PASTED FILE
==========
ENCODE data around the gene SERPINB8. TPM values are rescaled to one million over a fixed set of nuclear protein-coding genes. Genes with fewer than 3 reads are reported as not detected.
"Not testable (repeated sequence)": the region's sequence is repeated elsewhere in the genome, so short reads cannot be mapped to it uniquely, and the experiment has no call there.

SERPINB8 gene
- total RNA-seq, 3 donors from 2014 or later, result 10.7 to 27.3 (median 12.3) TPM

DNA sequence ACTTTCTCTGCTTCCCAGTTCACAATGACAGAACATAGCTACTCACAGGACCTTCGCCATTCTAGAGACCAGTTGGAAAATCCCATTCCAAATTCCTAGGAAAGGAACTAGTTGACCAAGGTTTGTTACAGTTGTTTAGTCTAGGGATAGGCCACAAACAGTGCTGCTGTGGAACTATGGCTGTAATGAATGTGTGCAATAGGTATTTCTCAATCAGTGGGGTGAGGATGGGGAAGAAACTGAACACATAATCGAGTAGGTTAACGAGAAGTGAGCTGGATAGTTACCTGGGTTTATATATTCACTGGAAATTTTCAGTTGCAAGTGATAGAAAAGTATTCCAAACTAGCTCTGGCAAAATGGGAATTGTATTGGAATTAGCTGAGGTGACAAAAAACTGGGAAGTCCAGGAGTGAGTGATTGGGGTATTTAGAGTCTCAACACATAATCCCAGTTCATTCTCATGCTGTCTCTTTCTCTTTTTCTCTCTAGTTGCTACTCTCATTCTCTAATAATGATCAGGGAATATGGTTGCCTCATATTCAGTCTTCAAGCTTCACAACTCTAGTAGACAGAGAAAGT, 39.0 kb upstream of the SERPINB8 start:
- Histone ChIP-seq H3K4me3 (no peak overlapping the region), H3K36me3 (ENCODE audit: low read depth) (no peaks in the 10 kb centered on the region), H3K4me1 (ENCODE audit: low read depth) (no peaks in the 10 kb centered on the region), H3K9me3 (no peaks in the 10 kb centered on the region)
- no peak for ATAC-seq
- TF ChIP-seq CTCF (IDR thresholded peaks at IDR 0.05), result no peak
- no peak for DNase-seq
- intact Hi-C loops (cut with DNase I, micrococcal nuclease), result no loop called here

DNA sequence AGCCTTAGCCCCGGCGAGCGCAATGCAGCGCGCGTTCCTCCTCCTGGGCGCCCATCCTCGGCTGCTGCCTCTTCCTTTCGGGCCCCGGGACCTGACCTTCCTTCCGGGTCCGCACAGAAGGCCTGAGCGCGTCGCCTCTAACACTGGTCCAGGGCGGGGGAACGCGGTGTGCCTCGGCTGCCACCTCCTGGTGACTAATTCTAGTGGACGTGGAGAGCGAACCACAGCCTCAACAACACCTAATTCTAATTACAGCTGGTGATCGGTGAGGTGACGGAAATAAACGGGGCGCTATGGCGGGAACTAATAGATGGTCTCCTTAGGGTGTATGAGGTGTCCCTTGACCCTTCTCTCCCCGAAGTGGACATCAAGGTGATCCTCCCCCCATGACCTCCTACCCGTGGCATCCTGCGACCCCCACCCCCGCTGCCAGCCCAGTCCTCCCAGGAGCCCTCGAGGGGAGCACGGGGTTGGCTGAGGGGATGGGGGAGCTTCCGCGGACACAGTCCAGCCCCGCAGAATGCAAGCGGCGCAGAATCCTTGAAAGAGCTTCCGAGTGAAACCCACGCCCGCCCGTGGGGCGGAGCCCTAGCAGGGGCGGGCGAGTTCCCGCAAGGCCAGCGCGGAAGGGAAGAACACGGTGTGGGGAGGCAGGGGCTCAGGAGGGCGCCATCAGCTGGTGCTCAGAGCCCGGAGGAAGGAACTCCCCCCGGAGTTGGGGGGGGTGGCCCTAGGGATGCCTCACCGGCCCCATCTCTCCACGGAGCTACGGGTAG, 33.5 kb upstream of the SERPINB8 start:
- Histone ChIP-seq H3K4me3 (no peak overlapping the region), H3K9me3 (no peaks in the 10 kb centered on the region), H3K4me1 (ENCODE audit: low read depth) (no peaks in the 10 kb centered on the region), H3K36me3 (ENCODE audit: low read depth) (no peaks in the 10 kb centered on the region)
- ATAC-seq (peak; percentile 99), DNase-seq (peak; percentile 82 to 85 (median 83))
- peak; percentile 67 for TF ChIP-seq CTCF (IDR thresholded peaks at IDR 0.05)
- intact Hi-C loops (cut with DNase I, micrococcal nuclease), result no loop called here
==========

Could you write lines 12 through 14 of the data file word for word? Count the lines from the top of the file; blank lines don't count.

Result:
- Histone ChIP-seq H3K4me3 (no peak overlapping the region), H3K9me3 (no peaks in the 10 kb centered on the region), H3K4me1 (ENCODE audit: low read depth) (no peaks in the 10 kb centered on the region), H3K36me3 (ENCODE audit: low read depth) (no peaks in the 10 kb centered on the region)
- ATAC-seq (peak; percentile 99), DNase-seq (peak; percentile 82 to 85 (median 83))
- peak; percentile 67 for TF ChIP-seq CTCF (IDR thresholded peaks at IDR 0.05)